From the research of the father of genetics, the Augustinian monk Gregor Johann Mendel, who formulated three principles of inheritance of parental traits by descendants, to the birth of genetically modified human babies and the creation of hachimoji-DNA-the first artificially synthesized DNA, it took not so much time – only 154 years.
Scientists have not only understood where and how to store the answer to the most complex riddle of Nature-information about any living creature, from bacteria to the crown of creation-man, but also learned to control the genome, affecting the properties of living creatures. They even learned how to create new live creations on their own.
A genetically modified organism is an organism whose genetic material (DNA) has been altered by introducing a gene that is not specific to that organism. The purpose of the modification is to improve the consumer qualities of organisms (plants, animals, bacteria) used in human life, increase their resistance to pests and diseases.
Today, only the lazy don’t talk about genetically modified organisms. Most often, the public views the issue of GMOs sharply negatively: according to some data, more than 80 % of citizens are categorically against the use of products containing genetically modified organisms.
This opinion is shared by representatives of different generations and social groups, villagers and townspeople. In Europe and America (despite the fact that the United States is the world leader in the production of GMO products), there are also plenty of opponents of genetically modified organisms of both plant and animal origin. People are afraid of cancer, allergies, infertility, and mutations in subsequent generations that may result from the use of products containing GMOs.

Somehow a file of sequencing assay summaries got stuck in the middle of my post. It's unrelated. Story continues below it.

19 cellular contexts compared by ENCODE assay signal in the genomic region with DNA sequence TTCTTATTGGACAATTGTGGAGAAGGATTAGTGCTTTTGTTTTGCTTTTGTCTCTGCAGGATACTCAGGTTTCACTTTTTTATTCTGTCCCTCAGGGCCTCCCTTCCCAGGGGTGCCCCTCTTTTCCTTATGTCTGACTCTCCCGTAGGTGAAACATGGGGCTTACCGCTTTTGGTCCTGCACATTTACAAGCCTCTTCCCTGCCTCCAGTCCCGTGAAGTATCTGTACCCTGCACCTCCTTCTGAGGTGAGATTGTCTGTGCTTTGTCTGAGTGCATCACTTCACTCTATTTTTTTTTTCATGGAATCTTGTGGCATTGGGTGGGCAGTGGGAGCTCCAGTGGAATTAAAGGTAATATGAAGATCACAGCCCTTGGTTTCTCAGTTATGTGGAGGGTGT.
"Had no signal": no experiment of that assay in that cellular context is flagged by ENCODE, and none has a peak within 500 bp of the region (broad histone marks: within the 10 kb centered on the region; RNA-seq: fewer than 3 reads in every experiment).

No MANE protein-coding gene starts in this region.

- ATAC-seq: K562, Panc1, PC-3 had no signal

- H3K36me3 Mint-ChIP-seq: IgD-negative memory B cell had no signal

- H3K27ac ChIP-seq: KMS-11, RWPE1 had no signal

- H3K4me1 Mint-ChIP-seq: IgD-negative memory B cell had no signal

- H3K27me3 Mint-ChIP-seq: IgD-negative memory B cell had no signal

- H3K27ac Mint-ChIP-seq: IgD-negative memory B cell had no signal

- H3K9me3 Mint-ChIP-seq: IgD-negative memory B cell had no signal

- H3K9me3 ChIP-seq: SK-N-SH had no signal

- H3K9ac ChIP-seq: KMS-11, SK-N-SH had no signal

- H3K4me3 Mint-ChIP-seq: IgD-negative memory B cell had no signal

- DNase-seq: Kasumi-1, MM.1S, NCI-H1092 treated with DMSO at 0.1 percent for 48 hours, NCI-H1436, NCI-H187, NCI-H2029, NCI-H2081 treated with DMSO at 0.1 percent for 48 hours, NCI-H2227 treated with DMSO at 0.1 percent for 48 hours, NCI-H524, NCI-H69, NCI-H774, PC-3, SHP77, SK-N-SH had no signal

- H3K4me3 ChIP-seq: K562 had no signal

In our country, there is a special attitude to genetics and geneticists. Probably, many people will remember the expression: “Genetics is a corrupt wench of imperialism.” Scientists, unlike ordinary citizens, are in favor of biotechnology.
The Nobel laureates also did not stand aside: in 2016, they asked the environmental organization Greenpeace to stop criticizing the use of GM crops in agriculture. The press conference was attended by more than a hundred world-renowned scientists.
Deputies are also people, and perhaps, like everyone else, they are also afraid of GMO products. But, on duty, they create laws that primarily regulate not the presence or absence of GMO products in stores, but control the release of genetically modified organisms into the environment.
Demand, as we know from the school’s social science course, creates supply. People are afraid of GMOs and want to have non-GMO products. Please! Marketers are ready to label any products with catchy signs, even those where genetically modified organisms or even the genes themselves can not be by definition-salt, soda, toilet paper, condoms.
Nature is the main genetic engineer
Proponents of GMOs argue that making adjustments to the genome is similar to the processes that occur in nature all the time: it is thanks to genetic modifications that all life on our planet was born and developed. The resulting mutations in the genes and their subsequent fixation in the offspring led to the biodiversity of the species. And for centuries, people have used positive mutations to their own advantage, getting new, more productive varieties and breeds through breeding.
A striking example of conventional breeding, rather than genetic modification, is one of the most popular in the South of Europe meat breed of cows – Belgian blue. The body, like a bodybuilder, this representative of cattle received as a result of natural mutation and subsequent habitual selection by breeders for several centuries-starting from the XVIII century.
And scientists at the Institute of molecular biology of plants have concluded that one of the technologies used by geneticists to introduce the necessary gene into the DNA – horizontal gene transfer-not only exists in nature (where it was “spied” by scientists), in the daily life of agrobacteria (Agrobacterium carry out reciprocal DNA transfer between themselves and plants), but also is inherent in plants that have fixed the foreign gene of agrobacteria in their own genome and pass it on by inheritance for an unknown amount of time.
After analyzing the genome of 631 plant species, scientists concluded that natural transgenic plants include quite a lot of species, including those that have long been used by humans for food. Cranberries, Ipomoea batatas, peanuts, hops, walnuts are all genetically modified organisms of natural origin.
So is genetic engineering necessary? It’s probably too late to ask that question now. The Pandora’s box of biotechnologies is already open, and you just need to learn how to use them, extracting benefits and minimizing negative consequences.